The future of the property could become complicated when one owner dies suddenly or if another owner becomes unable to contribute to bills and mortgages financially.


How Can You Protect Yourself and Your Second Home?

Discussing financial responsibilities and possible pitfalls in detail before joining in co-owning a vacation home is vital.

What should you discuss?

It would help if you decided on the budget, a schedule for using the property, agreements around guests and pets, and even decorations and furnishings.

The legal structure of the co-ownership will also be essential.

You must discuss the pros and cons of forming an LLC to manage the property or becoming tenants in common.

All of your agreements should be made in writing to protect all parties involved.

What is the Importance of Legal Advice when Purchasing Joint-Owned Property?

Co-owning property can impact your estate planning and involve business and real estate law.

You should work with an experienced attorney to draft the contract between you and the vacation home's co-owners, which should outline your rights and responsibilities, financial commitments, and procedures for addressing disagreements.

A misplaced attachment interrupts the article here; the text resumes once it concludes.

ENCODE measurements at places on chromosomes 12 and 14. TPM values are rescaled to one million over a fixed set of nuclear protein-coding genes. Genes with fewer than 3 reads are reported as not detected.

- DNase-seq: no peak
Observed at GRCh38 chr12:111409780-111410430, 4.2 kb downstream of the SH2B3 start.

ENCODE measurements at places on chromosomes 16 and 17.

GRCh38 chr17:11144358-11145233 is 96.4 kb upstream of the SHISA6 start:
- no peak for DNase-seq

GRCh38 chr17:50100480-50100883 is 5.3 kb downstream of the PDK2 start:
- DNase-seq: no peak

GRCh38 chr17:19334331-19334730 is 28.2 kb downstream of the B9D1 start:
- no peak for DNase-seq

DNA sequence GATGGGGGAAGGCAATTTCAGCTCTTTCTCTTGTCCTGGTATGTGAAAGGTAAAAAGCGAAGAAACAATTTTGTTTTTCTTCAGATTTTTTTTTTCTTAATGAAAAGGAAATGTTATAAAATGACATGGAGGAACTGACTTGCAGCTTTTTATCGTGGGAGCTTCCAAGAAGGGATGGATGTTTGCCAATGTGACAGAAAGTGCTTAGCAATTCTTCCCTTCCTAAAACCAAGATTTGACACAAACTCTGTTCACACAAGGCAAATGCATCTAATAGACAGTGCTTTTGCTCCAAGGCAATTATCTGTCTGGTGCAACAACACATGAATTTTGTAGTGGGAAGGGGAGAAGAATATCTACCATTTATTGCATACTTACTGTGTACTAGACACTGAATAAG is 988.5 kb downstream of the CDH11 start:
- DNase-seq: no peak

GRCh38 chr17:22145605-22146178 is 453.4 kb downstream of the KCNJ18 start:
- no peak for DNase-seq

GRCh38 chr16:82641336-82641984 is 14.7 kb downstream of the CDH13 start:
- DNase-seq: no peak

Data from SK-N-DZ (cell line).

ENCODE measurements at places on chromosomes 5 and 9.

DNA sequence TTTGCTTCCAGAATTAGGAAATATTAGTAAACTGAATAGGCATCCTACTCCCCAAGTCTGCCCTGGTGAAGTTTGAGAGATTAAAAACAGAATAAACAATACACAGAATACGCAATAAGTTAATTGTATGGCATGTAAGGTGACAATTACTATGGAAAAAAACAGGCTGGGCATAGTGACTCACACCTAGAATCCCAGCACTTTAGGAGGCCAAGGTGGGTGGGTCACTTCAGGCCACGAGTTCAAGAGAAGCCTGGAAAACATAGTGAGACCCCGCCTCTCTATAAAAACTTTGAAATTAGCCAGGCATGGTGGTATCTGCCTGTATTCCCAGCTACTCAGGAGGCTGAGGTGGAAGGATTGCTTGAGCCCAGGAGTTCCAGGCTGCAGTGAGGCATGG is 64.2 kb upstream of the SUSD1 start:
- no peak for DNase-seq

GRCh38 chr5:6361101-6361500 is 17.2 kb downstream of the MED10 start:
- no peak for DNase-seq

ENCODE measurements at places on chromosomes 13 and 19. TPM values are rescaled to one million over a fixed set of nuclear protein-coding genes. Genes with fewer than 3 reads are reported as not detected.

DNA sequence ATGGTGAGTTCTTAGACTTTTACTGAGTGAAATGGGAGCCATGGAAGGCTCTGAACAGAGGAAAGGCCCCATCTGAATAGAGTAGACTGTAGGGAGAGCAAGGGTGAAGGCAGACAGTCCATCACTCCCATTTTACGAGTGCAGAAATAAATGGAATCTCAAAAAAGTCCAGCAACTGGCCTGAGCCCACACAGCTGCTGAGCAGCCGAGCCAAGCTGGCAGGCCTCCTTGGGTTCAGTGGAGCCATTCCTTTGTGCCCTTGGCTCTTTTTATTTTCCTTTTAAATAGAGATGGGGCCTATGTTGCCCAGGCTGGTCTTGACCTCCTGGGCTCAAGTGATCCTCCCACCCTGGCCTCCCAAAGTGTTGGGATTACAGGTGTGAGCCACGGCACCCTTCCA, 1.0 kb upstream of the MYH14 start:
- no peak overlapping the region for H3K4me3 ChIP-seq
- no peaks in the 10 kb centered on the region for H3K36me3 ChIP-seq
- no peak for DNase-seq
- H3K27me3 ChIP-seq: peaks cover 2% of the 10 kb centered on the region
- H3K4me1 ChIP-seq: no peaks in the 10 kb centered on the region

A formal legal agreement protects your financial interests and relationships with these loved ones.

As one of my clients quipped, "It is amazing how a wet signature on a contract can quickly cure the onset of amnesia."

Conclusion: Is Co-Owning a Vacation Home Right for You?

Although co-owning a vacation home is appealing, it is not for everyone.

Instead, it is fraught with challenges.

Clear communication, professional legal advice, and assistance can help you navigate the dream of having vacation property with your friends or family to maximize the rest and connection this home provides while minimizing possible risks.

What are the Key Takeaways?

While the benefits of joint ownership include pooled resources and more affordable space for lasting memories, there are also possible risks.

Common risks and pitfalls of co-ownership include arguments about use and maintenance, a lack of clarity about the property's future, and possible financial issues.

Because there are risks associated with co-owning a vacation home, you should get legal protection through a detailed agreement and foster honest and open communication.

Finally, owning a vacation property with others will impact your estate plan.

Work with an experienced estate planning attorney to ensure your plan aligns with your goals and the legal arrangement for the vacation home.

Reference: Better Homes and Gardens (June 29, 2023) "What You Need to Know Before You Buy a Vacation Home with Friends or Family"

This post is for informational purposes only and does not provide legal advice. You should contact an attorney for advice concerning any particular issue or problem. Nothing herein creates an attorney-client relationship between Harvest Law KC and the reader.